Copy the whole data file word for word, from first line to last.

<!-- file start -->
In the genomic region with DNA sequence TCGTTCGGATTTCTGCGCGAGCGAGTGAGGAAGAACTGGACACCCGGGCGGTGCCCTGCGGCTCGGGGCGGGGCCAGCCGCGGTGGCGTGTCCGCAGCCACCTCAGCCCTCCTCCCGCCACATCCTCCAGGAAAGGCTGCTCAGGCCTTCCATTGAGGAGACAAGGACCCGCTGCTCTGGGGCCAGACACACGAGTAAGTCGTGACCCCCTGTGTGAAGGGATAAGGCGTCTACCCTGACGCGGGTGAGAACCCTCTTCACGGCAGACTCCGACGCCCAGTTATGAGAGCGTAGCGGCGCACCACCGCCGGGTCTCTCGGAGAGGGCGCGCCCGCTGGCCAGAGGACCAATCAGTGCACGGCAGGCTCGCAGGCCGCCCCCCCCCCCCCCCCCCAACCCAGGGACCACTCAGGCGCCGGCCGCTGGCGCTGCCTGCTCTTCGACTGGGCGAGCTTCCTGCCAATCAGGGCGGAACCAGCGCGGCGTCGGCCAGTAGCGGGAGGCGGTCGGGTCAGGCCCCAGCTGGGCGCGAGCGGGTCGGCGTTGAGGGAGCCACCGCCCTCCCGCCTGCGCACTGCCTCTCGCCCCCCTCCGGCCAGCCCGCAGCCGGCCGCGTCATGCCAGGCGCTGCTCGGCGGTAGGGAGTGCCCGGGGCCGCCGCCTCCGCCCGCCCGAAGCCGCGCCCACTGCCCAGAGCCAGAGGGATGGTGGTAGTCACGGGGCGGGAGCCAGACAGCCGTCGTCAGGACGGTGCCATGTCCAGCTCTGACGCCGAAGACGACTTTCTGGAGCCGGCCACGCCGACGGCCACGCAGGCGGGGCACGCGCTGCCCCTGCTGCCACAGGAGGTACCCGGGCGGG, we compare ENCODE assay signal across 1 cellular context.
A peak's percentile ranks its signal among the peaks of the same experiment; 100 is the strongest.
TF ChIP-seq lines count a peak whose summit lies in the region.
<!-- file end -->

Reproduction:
In the genomic region with DNA sequence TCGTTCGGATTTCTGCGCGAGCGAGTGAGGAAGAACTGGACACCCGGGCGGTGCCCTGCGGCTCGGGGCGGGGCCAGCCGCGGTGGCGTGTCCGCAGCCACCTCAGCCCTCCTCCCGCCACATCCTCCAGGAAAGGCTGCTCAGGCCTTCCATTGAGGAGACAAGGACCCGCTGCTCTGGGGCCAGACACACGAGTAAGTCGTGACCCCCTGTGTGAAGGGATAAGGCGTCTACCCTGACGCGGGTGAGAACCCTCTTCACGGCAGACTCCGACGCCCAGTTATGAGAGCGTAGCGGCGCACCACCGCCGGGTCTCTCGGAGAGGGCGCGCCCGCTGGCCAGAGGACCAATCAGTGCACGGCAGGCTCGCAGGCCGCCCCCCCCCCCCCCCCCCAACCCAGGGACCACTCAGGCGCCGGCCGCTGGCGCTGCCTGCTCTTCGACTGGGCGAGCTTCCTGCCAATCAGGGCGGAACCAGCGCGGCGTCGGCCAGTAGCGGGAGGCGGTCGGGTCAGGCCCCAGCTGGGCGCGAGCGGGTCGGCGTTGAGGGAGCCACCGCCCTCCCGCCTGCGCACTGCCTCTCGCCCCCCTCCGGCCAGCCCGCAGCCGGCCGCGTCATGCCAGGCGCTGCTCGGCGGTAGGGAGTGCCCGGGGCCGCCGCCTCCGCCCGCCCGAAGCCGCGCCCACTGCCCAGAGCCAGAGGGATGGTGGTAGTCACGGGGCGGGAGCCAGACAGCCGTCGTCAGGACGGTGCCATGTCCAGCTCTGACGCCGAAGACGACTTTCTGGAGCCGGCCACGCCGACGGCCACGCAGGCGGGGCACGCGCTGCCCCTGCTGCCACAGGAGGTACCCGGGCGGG, we compare ENCODE assay signal across 1 cellular context.
A peak's percentile ranks its signal among the peaks of the same experiment; 100 is the strongest.
TF ChIP-seq lines count a peak whose summit lies in the region.